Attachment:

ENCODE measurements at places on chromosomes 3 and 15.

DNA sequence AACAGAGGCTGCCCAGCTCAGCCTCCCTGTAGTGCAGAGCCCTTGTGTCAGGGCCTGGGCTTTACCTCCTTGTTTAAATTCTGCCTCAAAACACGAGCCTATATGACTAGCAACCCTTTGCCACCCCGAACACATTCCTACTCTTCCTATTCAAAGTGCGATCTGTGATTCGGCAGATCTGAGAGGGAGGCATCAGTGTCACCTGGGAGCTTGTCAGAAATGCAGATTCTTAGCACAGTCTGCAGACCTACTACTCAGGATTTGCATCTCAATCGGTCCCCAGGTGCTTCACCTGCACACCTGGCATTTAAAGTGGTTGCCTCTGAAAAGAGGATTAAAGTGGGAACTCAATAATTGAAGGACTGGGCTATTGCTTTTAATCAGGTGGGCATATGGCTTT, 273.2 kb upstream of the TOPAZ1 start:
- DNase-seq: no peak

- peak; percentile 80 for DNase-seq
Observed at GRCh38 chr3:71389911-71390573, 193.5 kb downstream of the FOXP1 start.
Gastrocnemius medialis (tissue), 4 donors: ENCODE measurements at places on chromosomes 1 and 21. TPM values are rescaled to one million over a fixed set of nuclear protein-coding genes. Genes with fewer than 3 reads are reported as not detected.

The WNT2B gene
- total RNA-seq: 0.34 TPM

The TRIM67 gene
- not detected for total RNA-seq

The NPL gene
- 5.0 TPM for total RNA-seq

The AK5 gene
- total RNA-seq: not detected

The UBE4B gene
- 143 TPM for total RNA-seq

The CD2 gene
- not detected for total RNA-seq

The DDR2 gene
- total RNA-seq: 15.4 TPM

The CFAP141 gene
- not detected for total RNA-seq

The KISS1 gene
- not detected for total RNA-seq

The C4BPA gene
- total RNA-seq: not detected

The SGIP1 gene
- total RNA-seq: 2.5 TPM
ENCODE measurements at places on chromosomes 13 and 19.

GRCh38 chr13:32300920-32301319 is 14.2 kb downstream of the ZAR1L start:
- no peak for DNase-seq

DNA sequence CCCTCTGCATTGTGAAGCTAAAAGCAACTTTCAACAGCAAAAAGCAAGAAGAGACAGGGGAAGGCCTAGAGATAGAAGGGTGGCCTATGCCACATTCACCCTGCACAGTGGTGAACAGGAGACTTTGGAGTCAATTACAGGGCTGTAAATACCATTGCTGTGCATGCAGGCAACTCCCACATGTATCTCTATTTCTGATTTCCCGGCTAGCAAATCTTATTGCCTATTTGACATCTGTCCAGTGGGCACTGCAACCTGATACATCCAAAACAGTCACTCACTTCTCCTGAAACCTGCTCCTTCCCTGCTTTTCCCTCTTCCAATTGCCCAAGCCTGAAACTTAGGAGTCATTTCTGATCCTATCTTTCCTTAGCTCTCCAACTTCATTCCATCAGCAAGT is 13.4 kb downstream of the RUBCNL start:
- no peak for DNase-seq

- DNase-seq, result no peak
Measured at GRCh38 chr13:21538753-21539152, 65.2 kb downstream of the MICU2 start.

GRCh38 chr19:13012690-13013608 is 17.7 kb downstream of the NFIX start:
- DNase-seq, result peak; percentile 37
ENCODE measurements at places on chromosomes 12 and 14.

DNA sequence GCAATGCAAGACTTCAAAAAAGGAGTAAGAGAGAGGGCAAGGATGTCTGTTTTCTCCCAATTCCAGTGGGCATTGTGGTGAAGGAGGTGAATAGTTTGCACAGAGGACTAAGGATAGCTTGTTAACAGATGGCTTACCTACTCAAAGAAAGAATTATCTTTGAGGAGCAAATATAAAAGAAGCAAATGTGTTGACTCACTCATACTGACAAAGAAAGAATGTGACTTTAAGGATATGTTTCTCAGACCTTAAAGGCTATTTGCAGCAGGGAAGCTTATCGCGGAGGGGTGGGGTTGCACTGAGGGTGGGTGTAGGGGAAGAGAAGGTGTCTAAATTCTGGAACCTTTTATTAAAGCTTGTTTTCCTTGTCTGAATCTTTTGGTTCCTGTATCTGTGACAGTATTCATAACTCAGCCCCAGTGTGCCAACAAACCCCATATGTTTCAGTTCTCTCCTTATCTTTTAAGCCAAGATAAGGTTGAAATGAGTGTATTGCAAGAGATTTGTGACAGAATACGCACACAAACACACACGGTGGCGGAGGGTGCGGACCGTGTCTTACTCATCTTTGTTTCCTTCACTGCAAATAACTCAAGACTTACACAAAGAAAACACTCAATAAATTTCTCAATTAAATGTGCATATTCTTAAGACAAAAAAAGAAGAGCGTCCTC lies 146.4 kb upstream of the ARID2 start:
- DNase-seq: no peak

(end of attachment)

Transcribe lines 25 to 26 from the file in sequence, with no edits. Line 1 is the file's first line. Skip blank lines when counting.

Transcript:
The C4BPA gene
- total RNA-seq: not detected